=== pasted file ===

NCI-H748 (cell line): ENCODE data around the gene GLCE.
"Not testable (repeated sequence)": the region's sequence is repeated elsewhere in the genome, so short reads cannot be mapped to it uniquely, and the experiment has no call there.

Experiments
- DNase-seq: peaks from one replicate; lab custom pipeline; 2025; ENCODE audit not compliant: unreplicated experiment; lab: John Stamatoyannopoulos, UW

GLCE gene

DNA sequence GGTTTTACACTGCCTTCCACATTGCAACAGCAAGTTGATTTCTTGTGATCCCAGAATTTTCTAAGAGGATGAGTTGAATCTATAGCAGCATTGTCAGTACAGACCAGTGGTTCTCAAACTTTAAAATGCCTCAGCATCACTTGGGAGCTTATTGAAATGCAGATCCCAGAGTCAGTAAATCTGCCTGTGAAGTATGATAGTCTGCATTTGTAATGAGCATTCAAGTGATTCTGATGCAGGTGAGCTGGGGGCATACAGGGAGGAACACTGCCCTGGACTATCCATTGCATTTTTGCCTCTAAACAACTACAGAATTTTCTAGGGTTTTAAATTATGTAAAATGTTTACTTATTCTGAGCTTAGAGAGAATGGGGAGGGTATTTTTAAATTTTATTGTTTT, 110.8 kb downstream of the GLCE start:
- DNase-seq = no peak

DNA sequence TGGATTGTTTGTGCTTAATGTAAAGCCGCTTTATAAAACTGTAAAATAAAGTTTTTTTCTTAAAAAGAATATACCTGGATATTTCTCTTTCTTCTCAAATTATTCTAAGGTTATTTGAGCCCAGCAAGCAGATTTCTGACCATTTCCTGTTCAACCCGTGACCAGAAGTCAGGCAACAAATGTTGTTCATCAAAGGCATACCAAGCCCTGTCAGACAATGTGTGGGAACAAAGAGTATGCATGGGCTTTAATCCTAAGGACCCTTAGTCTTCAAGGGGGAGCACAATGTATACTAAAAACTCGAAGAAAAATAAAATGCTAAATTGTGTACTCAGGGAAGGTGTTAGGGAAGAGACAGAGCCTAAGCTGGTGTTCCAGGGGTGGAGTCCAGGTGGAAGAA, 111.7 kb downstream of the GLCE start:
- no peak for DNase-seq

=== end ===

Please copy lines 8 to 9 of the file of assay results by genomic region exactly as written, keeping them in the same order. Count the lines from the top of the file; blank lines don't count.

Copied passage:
DNA sequence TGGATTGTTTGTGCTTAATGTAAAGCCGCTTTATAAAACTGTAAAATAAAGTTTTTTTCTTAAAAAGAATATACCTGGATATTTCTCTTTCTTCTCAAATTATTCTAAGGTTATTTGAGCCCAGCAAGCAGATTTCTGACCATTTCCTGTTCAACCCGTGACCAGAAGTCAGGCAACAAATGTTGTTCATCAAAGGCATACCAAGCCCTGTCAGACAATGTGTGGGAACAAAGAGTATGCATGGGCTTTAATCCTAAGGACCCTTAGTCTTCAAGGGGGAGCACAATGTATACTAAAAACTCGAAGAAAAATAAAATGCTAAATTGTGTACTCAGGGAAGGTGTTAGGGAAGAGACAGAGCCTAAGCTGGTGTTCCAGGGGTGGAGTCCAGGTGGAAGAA, 111.7 kb downstream of the GLCE start:
- no peak for DNase-seq